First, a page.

Within this section lies the soul of Morocco. With its jet-setting cousins Casablanca and Marrakech attracting the glitter, and the desert palmeraies to the south attracting the gold, this region has, throughout the centuries, been the rock of the country.

The beginnings of the country started here, when Moulay Idriss I set foot in el-Maghreb el-Aksa, "the Far West," and found shelter among the Berber tribes living within the remnants of the Roman city of Volubilis. A great-grandson of the Prophet Mohammed, Moulay Idriss I and his son, Idriss II, created the first semblance of a unified, independent Morocco on the banks of the Wadi Fes. From here dynasties would come and go, but no matter where their power was based, Fes would always feature strongly in their plans.

The zaouia of Idriss I is in the holy city named in his honor, Moulay Idriss Zerhoun. Non-Muslims are now allowed to enter this town -- though not the holy tomb -- and it makes for a fantastic day trip when combined with a visit to Volubilis. Although direct Roman rule was relatively brief, this southernmost outpost of their empire comes to life with a walk along the city's excavated streets, houses, forum, and triumphal arch.

Most visitors travel here via Meknes, an imperial city built during the reign of Morocco's longest-serving -- and most notorious -- ruler, the Sultan Moulay Ismail. His mausoleum, a peaceful, contemplative, and truly spiritual sanctuary, is one of only a few Moroccan monuments of this stature open to non-Muslims.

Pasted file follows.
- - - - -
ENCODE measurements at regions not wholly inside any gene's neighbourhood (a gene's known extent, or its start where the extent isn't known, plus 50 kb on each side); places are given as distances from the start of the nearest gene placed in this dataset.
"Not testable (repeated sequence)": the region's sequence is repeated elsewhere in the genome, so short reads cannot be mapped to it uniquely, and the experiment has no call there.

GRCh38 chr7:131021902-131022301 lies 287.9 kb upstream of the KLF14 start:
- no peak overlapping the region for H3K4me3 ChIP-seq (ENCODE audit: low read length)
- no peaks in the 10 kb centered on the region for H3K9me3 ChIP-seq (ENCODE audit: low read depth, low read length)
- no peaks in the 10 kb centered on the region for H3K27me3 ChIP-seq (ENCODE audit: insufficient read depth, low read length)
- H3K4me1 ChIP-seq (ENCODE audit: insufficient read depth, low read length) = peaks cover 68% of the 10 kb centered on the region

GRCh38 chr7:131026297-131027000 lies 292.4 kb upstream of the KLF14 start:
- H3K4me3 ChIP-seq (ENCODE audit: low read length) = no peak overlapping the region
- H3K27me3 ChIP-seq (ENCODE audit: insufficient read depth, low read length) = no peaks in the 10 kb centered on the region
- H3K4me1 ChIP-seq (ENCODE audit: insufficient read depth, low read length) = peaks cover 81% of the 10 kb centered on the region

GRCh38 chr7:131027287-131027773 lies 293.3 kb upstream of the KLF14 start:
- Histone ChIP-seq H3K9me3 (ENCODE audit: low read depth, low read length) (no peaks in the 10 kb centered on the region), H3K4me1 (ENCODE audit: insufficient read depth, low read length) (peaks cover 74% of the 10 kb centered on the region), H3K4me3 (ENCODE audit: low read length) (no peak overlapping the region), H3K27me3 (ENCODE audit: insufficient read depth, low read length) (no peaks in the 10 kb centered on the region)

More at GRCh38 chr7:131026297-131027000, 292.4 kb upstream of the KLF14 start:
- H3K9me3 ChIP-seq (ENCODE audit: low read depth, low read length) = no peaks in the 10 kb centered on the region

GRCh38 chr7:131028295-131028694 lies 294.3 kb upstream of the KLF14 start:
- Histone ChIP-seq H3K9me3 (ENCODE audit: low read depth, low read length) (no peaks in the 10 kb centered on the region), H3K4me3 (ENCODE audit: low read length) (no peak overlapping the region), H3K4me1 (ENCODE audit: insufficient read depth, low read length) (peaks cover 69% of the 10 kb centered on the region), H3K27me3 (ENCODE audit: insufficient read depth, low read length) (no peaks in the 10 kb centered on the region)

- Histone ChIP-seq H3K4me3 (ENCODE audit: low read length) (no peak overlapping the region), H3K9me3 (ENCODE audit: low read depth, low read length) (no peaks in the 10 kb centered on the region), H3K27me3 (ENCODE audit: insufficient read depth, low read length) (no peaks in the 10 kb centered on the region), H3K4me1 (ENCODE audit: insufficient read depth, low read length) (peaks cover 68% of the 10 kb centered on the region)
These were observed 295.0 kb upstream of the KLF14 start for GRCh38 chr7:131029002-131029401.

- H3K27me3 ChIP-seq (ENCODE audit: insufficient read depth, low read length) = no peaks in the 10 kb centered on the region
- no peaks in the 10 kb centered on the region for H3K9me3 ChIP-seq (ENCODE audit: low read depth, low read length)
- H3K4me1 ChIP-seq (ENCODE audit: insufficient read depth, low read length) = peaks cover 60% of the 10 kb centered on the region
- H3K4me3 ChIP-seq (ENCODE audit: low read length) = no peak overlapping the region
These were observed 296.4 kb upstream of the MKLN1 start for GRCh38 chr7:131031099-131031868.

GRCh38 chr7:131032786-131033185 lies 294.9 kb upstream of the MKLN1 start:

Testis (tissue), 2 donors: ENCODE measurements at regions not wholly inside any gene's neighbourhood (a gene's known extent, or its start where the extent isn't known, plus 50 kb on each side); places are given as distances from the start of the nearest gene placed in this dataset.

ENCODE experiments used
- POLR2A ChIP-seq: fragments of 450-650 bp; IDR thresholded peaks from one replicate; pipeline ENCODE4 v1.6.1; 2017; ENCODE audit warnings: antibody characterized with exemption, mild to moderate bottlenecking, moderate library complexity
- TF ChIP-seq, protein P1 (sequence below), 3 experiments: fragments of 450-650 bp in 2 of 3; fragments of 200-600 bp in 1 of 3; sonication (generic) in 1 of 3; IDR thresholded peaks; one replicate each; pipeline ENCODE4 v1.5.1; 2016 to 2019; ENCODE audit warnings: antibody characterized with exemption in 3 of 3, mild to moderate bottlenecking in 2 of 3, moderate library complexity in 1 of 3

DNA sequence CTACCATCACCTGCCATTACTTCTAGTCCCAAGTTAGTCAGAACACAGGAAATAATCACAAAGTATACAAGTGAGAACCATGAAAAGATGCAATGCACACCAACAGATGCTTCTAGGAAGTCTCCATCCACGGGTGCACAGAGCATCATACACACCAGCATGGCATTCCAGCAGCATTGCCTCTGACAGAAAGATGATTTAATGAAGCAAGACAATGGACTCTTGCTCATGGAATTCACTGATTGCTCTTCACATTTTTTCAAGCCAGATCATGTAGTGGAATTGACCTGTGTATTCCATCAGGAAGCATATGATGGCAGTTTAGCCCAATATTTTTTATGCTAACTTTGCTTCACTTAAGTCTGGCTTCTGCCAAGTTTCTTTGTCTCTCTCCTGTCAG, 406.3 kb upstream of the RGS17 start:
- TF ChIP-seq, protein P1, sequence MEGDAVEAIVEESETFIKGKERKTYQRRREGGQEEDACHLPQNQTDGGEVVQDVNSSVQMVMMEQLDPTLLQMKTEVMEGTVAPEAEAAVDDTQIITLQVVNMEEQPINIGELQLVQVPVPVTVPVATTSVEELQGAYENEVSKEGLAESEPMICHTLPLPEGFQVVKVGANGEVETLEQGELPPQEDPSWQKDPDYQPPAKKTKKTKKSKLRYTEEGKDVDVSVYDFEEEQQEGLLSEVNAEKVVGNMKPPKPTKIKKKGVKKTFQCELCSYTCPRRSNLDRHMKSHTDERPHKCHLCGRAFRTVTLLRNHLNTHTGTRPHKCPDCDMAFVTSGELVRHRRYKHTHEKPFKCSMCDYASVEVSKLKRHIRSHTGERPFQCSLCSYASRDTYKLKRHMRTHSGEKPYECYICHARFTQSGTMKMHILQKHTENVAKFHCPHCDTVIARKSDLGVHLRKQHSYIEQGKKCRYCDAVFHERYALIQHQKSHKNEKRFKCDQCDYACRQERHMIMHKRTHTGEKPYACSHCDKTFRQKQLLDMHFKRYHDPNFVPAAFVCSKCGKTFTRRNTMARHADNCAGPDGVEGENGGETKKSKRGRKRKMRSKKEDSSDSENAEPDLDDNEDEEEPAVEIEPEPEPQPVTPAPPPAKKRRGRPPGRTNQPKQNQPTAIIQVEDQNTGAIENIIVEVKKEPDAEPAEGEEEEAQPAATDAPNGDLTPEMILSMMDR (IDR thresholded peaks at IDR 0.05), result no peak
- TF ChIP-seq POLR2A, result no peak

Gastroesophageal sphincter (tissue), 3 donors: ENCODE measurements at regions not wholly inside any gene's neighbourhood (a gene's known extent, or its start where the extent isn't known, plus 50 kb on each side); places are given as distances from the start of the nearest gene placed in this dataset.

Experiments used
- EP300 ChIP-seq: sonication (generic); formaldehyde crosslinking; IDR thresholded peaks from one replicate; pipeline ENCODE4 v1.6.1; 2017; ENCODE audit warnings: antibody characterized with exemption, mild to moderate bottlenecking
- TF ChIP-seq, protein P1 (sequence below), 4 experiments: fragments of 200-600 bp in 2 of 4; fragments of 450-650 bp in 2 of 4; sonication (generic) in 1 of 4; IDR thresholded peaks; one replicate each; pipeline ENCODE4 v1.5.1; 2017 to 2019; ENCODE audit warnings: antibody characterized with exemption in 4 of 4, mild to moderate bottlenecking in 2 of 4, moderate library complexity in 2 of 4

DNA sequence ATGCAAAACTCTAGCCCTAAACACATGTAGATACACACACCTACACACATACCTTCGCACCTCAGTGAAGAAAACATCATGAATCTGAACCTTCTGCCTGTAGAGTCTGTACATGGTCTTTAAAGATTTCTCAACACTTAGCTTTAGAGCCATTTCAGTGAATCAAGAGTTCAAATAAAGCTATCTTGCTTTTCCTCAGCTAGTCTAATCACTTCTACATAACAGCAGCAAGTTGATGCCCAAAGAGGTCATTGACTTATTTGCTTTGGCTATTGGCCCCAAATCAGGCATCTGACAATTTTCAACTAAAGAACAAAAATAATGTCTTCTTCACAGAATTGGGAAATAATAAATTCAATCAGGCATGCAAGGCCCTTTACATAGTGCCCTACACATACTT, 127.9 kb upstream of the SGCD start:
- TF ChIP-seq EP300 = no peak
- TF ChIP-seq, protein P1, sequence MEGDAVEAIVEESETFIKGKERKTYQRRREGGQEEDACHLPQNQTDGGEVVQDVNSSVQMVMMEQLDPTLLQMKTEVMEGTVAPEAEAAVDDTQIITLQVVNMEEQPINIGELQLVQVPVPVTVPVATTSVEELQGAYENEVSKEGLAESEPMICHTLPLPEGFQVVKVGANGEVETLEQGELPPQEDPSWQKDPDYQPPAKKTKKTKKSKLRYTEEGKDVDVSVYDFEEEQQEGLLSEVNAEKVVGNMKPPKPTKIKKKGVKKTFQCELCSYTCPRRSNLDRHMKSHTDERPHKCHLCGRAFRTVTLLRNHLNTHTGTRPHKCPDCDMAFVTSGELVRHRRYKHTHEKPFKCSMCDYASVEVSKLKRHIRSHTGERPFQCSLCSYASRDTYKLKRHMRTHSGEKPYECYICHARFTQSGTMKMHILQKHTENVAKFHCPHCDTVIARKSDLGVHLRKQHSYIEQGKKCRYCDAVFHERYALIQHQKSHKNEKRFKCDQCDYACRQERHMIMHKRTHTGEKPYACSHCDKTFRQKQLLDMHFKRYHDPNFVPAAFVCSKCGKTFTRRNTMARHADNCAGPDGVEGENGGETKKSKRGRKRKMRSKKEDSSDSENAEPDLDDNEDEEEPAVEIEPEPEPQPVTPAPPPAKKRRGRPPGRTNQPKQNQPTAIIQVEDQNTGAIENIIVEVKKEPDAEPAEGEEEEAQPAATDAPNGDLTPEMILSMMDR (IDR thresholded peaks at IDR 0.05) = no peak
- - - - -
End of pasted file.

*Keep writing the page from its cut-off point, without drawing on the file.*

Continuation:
Throughout this relatively short time span, the quiet, welcoming range of the Middle Atlas has watched over the theatrics occurring down on the fertile plains. With its cool, temperate climate and forests of towering cedar, the Middle Atlas is a surprise to most visitors who take the time to venture up here from the twin imperial cities down below. In the past, time-strapped travelers would bypass this whole region, or at best visit Fes for a day or two on the way to coastal or desert destinations. But Fes is entering a renaissance period. Word is getting out that within a few hours airtime from the frantic, modern, Western world, there's a medieval city that still lives and breathes within its ancient walls.